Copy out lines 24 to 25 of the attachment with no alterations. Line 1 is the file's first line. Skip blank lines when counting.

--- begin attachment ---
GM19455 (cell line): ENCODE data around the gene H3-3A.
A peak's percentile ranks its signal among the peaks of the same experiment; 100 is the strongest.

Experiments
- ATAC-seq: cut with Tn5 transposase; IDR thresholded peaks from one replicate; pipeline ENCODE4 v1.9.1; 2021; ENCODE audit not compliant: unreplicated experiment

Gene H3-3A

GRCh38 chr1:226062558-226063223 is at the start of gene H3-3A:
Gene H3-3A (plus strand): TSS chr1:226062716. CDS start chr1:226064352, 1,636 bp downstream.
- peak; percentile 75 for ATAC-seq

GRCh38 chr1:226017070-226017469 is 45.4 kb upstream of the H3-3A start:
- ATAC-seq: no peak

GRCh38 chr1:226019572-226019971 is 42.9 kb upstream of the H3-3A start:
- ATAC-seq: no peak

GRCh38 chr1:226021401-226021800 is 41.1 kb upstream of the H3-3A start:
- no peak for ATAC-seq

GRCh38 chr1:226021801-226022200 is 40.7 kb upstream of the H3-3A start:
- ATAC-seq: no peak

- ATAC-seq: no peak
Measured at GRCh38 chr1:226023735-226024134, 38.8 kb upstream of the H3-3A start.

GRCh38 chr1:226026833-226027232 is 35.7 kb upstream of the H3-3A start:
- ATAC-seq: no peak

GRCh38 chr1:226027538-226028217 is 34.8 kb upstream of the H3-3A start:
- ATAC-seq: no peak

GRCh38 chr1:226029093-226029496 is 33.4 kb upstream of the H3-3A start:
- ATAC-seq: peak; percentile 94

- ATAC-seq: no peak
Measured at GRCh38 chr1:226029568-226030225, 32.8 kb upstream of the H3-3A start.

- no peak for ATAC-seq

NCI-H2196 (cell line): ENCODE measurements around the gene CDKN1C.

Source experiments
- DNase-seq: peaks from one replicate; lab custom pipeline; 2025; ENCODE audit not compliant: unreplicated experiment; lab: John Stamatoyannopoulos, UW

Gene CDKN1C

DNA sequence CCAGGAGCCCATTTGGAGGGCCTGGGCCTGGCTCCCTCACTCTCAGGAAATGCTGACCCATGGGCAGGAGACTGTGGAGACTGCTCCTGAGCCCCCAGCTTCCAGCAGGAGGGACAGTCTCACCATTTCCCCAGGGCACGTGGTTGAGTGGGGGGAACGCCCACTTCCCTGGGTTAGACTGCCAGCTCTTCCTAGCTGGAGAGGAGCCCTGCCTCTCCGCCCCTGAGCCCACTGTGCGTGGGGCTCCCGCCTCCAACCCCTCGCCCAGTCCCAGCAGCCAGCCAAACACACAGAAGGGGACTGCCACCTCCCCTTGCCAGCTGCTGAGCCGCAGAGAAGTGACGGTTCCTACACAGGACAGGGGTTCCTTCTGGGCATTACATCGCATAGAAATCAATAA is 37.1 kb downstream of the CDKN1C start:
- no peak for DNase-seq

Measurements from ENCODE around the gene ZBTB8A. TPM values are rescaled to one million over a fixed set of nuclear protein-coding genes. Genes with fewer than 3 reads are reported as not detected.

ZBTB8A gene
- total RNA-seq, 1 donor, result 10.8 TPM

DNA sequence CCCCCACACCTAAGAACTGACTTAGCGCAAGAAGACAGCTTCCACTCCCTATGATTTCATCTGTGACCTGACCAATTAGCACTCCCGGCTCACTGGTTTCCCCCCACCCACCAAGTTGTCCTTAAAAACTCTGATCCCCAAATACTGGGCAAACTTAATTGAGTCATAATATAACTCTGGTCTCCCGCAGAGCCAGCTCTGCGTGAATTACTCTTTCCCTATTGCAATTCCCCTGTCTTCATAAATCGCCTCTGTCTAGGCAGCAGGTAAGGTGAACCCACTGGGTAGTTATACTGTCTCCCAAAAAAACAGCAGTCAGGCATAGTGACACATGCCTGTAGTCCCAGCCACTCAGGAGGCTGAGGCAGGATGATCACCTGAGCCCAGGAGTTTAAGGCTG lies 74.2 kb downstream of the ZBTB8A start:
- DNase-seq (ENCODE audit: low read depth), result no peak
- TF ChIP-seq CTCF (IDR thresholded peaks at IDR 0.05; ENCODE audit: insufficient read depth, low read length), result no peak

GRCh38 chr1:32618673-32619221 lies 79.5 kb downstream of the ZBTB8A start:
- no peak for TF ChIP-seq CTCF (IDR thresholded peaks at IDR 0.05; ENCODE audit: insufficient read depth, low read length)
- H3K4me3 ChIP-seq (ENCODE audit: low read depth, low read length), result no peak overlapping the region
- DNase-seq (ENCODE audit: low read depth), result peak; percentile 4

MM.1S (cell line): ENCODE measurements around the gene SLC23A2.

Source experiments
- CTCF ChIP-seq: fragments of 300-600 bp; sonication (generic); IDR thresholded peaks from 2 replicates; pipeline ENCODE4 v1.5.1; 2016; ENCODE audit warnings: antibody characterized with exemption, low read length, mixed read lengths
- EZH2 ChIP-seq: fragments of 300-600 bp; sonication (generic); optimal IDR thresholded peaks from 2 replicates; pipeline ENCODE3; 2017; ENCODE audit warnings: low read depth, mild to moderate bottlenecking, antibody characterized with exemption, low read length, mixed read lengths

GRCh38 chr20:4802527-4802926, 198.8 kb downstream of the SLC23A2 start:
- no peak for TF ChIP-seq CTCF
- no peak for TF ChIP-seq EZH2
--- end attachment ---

- ATAC-seq: peak; percentile 94

- ATAC-seq: no peak